The idea behind the glove was a practical one on Wes Craven's part, as he wanted to give the character a unique weapon, but also something that could be made cheaply and wouldn't be difficult to use or transport. At the time, he was studying primal fears embedded in the subconscious of people of all cultures and discovered that one of those fears is attack by animal claws. Around the same time, he saw his cat unsheathe its claws, and the two concepts merged, although in the original script the blades were fishing knives, not stake knives as in the finished film.
Special makeup effects artist David B. Miller based Freddy's disfigurement on photographs of burn victims he saw in UCLA Medical Centre.
The first time Freddy is seen in the movie, he isn't being played by Robert Englund, but by special-effects man Charles Belardinelli, as Belardinelli was the only one who knew exactly how to cut the glove and insert the blades.
Children: One, two, Freddy's coming for you. / Three, four, better lock your door. / Five, six, grab your crucifix. / Seven, eight, better stay awake. / Nine, ten, never sleep again.
Ambulance crew member: We don't need a stretcher in there. We need a mop!
Marge: You want to know who Fred Krueger was? He was a filthy child murderer who killed at least 20 kids in the neighborhood. Kids we all knew.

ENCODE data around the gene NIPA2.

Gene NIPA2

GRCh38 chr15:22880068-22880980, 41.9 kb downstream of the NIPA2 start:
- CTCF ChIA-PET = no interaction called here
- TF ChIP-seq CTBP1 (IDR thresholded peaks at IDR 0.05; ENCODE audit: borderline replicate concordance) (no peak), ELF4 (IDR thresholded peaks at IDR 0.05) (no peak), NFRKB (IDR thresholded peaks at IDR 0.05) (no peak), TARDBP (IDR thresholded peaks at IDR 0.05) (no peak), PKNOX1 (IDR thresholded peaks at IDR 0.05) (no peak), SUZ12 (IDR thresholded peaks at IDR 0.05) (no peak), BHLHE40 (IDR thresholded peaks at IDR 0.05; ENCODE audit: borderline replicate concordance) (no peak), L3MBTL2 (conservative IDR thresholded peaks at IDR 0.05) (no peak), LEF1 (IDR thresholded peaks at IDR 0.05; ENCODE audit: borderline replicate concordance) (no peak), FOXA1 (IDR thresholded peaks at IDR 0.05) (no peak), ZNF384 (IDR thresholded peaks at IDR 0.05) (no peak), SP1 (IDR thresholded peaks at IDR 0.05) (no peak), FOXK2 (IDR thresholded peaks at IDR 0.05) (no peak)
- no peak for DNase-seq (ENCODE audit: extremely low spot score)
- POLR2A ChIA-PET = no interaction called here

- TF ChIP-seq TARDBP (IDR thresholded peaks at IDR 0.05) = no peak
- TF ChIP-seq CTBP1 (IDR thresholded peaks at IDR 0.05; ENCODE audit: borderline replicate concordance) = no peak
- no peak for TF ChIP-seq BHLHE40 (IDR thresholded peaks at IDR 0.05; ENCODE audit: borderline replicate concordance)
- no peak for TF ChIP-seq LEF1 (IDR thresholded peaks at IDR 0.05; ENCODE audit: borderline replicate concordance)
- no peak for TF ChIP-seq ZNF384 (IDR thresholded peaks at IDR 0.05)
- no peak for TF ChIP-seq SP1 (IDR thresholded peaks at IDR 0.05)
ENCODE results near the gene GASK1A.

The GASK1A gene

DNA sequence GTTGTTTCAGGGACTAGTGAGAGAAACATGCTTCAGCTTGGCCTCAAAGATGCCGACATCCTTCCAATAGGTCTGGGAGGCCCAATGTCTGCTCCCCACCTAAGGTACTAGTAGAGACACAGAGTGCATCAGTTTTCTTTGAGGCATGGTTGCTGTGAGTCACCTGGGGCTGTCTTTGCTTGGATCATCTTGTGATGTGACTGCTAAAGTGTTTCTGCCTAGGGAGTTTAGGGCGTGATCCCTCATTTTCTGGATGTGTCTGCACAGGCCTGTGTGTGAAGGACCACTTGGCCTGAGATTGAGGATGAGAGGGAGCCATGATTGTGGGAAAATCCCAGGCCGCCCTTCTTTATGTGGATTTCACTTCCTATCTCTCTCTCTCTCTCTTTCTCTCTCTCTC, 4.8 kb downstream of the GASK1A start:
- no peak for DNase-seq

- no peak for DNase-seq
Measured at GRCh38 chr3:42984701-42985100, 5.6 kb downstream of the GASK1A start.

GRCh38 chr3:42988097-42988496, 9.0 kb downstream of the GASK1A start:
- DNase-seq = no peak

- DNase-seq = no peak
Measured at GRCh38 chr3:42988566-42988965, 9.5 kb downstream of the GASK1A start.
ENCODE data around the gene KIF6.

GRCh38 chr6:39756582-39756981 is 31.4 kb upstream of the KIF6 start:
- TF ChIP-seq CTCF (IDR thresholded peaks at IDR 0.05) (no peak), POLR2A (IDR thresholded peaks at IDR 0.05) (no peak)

Nancy: [taken aback] Oh, mom.
Marge: It drove us crazy when we didn't know who it was, but it was even worse after they caught him.
Nancy: Did they put him away?
Marge: Well, the lawyers got fat and the judge got famous, but somebody forgot to sign the search warrant in the right place and Krueger was free, just like that.
Rod Lane: I probably could have saved her if I'd have moved sooner. But I thought it was just another nightmare, like the one I had the night before. There was... there was this guy; he had knives for fingers.
Glen Lantz: Miss Nude America is going to be on tonight.
Mrs. Lantz: How can you hear what she's going to say?
Glen Lantz: Who cares what she says?
Nancy: It's too late, Krueger. I know the secret now. This is just a dream. You're not alive. This whole thing is just a dream.
GOOFS AND BLUNDERS
The crash mat is visible when Nancy jumps out of the boiler room and lands in her lawn.
When the sheet is coming around Rod's neck to choke him you can see the wire that is pulling it.
When Nancy runs up the stairs near the end of the movie, the camera shows a close up of her feet sinking into the "goo" stairs. You can see exactly where she going to put her feet as the "goo" pots are visible.
An obvious stunt dummy is used at the end when Nancy's mother is pulled through the window in the door.
It's the Bay touch you feel in the way actors register as body count, characters go undeveloped, and sensation trumps feeling. A nightmare, indeed. Reviewed by: Peter Travers of Rolling Stone.
I stared at A Nightmare on Elm Street with weary resignation. The movie consists of a series of teenagers who are introduced, haunted by nightmares and then slashed to death by Freddy. So what? Are we supposed to be scared? Reviewed by: Roger Ebert of the Chicago Sun-Times.
It's moderately entertaining and instantly forgettable. Poor Freddy. I can't help thinking he deserves better. Reviewed by: A.O. Scott of The New York Times.